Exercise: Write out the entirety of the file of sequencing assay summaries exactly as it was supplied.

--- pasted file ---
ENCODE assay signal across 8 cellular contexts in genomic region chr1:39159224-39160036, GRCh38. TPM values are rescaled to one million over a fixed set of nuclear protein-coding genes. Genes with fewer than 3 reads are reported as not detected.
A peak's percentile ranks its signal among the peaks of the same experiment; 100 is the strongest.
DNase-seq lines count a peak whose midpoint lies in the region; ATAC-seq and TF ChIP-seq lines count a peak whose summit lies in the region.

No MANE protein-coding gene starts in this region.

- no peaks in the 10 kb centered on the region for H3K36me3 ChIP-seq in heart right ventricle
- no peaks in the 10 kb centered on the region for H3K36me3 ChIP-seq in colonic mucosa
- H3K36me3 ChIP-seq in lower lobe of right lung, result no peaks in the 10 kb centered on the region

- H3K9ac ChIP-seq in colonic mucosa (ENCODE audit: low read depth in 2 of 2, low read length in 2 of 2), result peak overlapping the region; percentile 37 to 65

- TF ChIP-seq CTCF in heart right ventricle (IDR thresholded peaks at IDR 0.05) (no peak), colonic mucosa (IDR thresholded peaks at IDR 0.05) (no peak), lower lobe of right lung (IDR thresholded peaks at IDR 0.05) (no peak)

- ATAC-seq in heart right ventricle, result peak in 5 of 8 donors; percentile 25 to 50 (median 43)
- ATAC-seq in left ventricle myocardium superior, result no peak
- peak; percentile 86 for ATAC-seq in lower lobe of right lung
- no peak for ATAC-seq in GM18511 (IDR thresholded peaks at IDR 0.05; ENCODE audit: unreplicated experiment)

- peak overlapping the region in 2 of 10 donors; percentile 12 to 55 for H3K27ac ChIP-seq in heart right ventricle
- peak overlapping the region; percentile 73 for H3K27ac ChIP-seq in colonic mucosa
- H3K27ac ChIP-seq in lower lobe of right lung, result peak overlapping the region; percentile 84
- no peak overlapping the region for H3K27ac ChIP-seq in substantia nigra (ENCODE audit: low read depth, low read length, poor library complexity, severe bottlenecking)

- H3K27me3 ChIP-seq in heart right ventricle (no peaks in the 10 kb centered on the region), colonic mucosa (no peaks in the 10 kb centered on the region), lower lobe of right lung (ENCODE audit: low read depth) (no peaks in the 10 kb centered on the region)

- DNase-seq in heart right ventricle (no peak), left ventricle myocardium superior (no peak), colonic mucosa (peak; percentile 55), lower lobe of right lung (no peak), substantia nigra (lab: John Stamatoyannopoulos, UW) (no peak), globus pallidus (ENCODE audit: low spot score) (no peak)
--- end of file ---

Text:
ENCODE assay signal across 8 cellular contexts in genomic region chr1:39159224-39160036, GRCh38. TPM values are rescaled to one million over a fixed set of nuclear protein-coding genes. Genes with fewer than 3 reads are reported as not detected.
A peak's percentile ranks its signal among the peaks of the same experiment; 100 is the strongest.
DNase-seq lines count a peak whose midpoint lies in the region; ATAC-seq and TF ChIP-seq lines count a peak whose summit lies in the region.

No MANE protein-coding gene starts in this region.

- no peaks in the 10 kb centered on the region for H3K36me3 ChIP-seq in heart right ventricle
- no peaks in the 10 kb centered on the region for H3K36me3 ChIP-seq in colonic mucosa
- H3K36me3 ChIP-seq in lower lobe of right lung, result no peaks in the 10 kb centered on the region

- H3K9ac ChIP-seq in colonic mucosa (ENCODE audit: low read depth in 2 of 2, low read length in 2 of 2), result peak overlapping the region; percentile 37 to 65

- TF ChIP-seq CTCF in heart right ventricle (IDR thresholded peaks at IDR 0.05) (no peak), colonic mucosa (IDR thresholded peaks at IDR 0.05) (no peak), lower lobe of right lung (IDR thresholded peaks at IDR 0.05) (no peak)

- ATAC-seq in heart right ventricle, result peak in 5 of 8 donors; percentile 25 to 50 (median 43)
- ATAC-seq in left ventricle myocardium superior, result no peak
- peak; percentile 86 for ATAC-seq in lower lobe of right lung
- no peak for ATAC-seq in GM18511 (IDR thresholded peaks at IDR 0.05; ENCODE audit: unreplicated experiment)

- peak overlapping the region in 2 of 10 donors; percentile 12 to 55 for H3K27ac ChIP-seq in heart right ventricle
- peak overlapping the region; percentile 73 for H3K27ac ChIP-seq in colonic mucosa
- H3K27ac ChIP-seq in lower lobe of right lung, result peak overlapping the region; percentile 84
- no peak overlapping the region for H3K27ac ChIP-seq in substantia nigra (ENCODE audit: low read depth, low read length, poor library complexity, severe bottlenecking)

- H3K27me3 ChIP-seq in heart right ventricle (no peaks in the 10 kb centered on the region), colonic mucosa (no peaks in the 10 kb centered on the region), lower lobe of right lung (ENCODE audit: low read depth) (no peaks in the 10 kb centered on the region)

- DNase-seq in heart right ventricle (no peak), left ventricle myocardium superior (no peak), colonic mucosa (peak; percentile 55), lower lobe of right lung (no peak), substantia nigra (lab: John Stamatoyannopoulos, UW) (no peak), globus pallidus (ENCODE audit: low spot score) (no peak)